The Independent Evaluation Office (IEO) of the International Monetary Fund (IMF) stated that case studies highlight the need for more cautious assumptions on feasibility and growth payouts of structural reforms in Pakistan.
The IEO has released its report “Growth and adjustment in IMF-supported programmes,” which assesses how well IMF-supported programmes have helped sustain economic growth while delivering adjustment needed for external viability. It focuses on IMF financing arrangements over the period 2008–19, under both the General Resources Account (GRA) and the Poverty Reduction and Growth Trust (PRGT).
While the evaluation does not assess the experience during the COVID-19 pandemic, its lessons have become even more relevant as many countries now face strong headwinds to growth as they seek IMF support for achieving durable recoveries.
The report noted that in Jordan, Pakistan, and Tunisia, Fund staff underestimated the complexity of the political transition and the impact of intervening political, security-related, and regional shocks. At the same time, country officials wanted to show hope to sustain political support for challenging reforms. The consequence was a disconnect between optimistic growth projections and actual outcomes.
It further stated that several case studies emphasize that staff had unrealistic expectations regarding the feasibility and growth payoffs of reforms. In Jordan, Pakistan, and Tunisia, case studies highlight the need for more cautious assumptions on feasibility and growth payouts of structural reforms. Fund staff underestimated the complexity of the political transition and the impact of intervening political, security-related, and regional shocks.
The consequence was a disconnect between optimistic growth projections and actual outcomes. This gap also reflected “the need to show hope,” which was also advocated by country officials seeking to sustain political support for challenging reforms.
In Pakistan (2013), the exchange rate was managed heavily as a contribution to inflation control in the 2008 Stand-By Arrangement (SBA) and 2013 Extended Fund Facility (EFF), allowing a gradual appreciation of the real effective exchange rate; the loss of competitiveness was eventually reversed by a sharp market-driven depreciation ahead of the 2019 EFF.
The report noted that in some cases, particularly earlier in the evaluation period (e.g., Grenada 2010, Jamaica 2010, and Pakistan 2008), authorities felt that staff were too inflexible in insisting on front-loading of fiscal adjustment that was hard to sustain.
Specifically, program reviews adapted fiscal targets due to weaker growth outcomes or fiscal overruns in many programs, including Bangladesh, Cameroon, Grenada, Latvia (where Fund staff sought less fiscal consolidation than the authorities), Mongolia, Pakistan (not in the first review but subsequent reviews), Romania, Senegal, and Ukraine.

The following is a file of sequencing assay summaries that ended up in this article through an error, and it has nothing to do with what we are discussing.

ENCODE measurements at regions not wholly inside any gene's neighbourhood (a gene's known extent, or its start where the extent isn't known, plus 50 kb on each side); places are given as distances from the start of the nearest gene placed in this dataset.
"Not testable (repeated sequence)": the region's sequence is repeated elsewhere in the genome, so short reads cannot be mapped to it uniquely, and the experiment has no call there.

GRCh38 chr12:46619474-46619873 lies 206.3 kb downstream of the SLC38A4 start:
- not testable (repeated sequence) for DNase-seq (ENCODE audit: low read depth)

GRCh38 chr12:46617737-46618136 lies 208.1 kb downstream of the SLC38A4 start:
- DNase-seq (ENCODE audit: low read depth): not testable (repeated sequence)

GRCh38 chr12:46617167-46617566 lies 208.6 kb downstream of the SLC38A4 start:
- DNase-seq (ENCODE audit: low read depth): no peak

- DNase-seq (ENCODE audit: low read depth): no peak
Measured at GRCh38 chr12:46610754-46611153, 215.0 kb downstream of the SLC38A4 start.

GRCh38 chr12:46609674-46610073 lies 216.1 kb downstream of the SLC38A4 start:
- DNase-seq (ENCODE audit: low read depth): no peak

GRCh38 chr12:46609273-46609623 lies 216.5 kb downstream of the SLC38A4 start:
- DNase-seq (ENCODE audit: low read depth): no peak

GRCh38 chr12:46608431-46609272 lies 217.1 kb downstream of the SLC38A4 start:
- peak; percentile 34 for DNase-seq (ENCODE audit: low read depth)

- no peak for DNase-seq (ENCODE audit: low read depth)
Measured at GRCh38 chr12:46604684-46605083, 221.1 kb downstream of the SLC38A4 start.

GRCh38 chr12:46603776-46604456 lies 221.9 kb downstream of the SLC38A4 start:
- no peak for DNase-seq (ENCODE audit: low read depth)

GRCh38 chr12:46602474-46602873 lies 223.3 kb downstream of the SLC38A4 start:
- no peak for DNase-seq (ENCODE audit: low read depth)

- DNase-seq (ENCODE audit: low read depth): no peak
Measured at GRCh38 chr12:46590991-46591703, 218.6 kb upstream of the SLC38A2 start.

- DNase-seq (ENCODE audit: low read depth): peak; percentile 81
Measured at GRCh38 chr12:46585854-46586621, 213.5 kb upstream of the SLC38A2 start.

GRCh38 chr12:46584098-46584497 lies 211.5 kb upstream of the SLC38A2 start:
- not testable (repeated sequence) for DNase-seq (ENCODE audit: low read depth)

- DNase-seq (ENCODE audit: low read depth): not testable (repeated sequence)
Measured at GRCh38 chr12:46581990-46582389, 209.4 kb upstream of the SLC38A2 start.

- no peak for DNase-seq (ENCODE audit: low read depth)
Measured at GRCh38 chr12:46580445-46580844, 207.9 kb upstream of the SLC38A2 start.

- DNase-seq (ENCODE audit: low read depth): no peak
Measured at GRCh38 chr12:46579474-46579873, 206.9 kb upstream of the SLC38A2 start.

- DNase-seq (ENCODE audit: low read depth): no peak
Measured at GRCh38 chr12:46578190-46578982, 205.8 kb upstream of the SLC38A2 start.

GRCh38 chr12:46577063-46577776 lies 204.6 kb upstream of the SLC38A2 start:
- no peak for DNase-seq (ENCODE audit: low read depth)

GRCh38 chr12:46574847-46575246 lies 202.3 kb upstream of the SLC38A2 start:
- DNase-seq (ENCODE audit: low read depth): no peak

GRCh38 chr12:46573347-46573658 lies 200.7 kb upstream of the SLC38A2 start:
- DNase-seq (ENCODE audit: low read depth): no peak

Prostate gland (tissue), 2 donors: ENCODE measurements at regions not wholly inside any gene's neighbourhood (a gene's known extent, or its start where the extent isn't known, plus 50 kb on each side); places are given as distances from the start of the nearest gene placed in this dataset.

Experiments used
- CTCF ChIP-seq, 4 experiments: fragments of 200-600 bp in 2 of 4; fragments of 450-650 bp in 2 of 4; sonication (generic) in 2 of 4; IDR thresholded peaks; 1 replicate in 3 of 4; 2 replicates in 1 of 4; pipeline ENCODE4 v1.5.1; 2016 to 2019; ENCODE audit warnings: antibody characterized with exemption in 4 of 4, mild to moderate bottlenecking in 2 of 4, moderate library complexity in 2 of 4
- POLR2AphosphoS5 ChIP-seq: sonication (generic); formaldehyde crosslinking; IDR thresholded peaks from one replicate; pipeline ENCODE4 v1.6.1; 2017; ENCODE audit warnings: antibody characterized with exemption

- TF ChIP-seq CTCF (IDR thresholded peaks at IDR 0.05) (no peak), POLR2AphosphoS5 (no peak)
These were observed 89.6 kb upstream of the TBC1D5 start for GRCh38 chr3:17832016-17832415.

Program reviews were also combined and/or extended to provide the authorities more time to take corrective policy actions after policy slippages in a range of programs, including Bangladesh, Ghana, Honduras, Jordan, Malawi, Mongolia, Pakistan, Tunisia, and Ukraine. In Pakistan progress was made in power sector reforms in the 2013 EFF after failure in this area in the 2008 SBA, it added.
By contrast, Pakistan (2008 SBA) is a case in which limited political support undermined critical tax reform implementation. Despite massive IMF TA and program extensions to allow more time to unlock the VAT reform, the tax reform failed to be implemented before the program expired in 2011 due to a lack of political support. As the VAT reform remained politically infeasible, another program in 2013 sought revenue mobilization via a combination of several incremental reforms (e.g., scaling back tax exemptions, broadening the tax base, increasing goods and services taxes, and improving tax administration) and achieved a partial success.
Several case studies (e.g., Ghana, Grenada, Jamaica, Jordan, and Pakistan) highlight the challenges of adjusting adequately the volume and pace of structural reforms to the countries’ capacity and circumstances, as well as building political and social consensus. Ambitious reform agendas often stretched the available absorption capacity, resulting in implementation delays.
In this regard, country officials were generally very appreciative of the Fund’s extensive technical assistance support but commented that while helpful, the provision of IMF TA was not a full substitute for domestic implementation capacity.
Pakistan (2008) programs paid little attention to structural issues outside the area of the Fund’s core expertise and took a hands-off approach by relying on other agencies for Structural Conditions (SC) implementation and follow-up.